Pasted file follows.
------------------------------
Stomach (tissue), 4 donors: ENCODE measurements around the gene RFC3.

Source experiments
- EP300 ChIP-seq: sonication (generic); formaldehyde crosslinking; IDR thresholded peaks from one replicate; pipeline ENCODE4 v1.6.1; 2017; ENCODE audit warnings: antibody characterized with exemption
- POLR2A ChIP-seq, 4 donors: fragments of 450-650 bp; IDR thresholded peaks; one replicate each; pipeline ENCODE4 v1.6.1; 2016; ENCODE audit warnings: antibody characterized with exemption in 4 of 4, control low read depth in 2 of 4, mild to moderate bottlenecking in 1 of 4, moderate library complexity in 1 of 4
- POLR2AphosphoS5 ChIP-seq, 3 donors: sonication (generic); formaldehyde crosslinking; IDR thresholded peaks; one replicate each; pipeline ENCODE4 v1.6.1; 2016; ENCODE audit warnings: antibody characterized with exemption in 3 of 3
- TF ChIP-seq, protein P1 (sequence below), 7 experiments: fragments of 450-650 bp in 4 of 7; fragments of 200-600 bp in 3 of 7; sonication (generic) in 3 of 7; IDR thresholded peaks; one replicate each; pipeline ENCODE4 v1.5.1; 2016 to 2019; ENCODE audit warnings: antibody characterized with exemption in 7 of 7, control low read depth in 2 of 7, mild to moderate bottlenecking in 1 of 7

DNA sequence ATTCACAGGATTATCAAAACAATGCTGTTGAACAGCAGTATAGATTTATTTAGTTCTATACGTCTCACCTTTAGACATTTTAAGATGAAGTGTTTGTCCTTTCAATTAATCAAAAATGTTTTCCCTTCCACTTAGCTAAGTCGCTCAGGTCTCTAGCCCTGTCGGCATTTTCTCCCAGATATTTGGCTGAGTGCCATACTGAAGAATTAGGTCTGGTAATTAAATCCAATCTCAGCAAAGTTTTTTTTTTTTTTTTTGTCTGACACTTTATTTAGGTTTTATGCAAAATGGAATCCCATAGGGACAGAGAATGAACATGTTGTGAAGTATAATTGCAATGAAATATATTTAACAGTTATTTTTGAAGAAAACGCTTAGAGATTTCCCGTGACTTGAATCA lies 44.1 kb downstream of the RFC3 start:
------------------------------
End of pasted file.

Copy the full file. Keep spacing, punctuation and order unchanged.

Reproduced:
Stomach (tissue), 4 donors: ENCODE measurements around the gene RFC3.

Source experiments
- EP300 ChIP-seq: sonication (generic); formaldehyde crosslinking; IDR thresholded peaks from one replicate; pipeline ENCODE4 v1.6.1; 2017; ENCODE audit warnings: antibody characterized with exemption
- POLR2A ChIP-seq, 4 donors: fragments of 450-650 bp; IDR thresholded peaks; one replicate each; pipeline ENCODE4 v1.6.1; 2016; ENCODE audit warnings: antibody characterized with exemption in 4 of 4, control low read depth in 2 of 4, mild to moderate bottlenecking in 1 of 4, moderate library complexity in 1 of 4
- POLR2AphosphoS5 ChIP-seq, 3 donors: sonication (generic); formaldehyde crosslinking; IDR thresholded peaks; one replicate each; pipeline ENCODE4 v1.6.1; 2016; ENCODE audit warnings: antibody characterized with exemption in 3 of 3
- TF ChIP-seq, protein P1 (sequence below), 7 experiments: fragments of 450-650 bp in 4 of 7; fragments of 200-600 bp in 3 of 7; sonication (generic) in 3 of 7; IDR thresholded peaks; one replicate each; pipeline ENCODE4 v1.5.1; 2016 to 2019; ENCODE audit warnings: antibody characterized with exemption in 7 of 7, control low read depth in 2 of 7, mild to moderate bottlenecking in 1 of 7

DNA sequence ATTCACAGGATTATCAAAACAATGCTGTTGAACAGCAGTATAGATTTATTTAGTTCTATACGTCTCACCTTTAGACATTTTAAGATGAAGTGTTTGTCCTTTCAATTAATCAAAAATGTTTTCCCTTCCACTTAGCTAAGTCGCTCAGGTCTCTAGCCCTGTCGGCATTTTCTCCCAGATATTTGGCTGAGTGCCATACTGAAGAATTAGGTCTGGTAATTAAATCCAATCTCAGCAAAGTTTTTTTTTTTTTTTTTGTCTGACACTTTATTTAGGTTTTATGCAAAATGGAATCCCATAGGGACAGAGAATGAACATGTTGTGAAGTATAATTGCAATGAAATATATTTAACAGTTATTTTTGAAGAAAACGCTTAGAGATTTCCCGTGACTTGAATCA lies 44.1 kb downstream of the RFC3 start: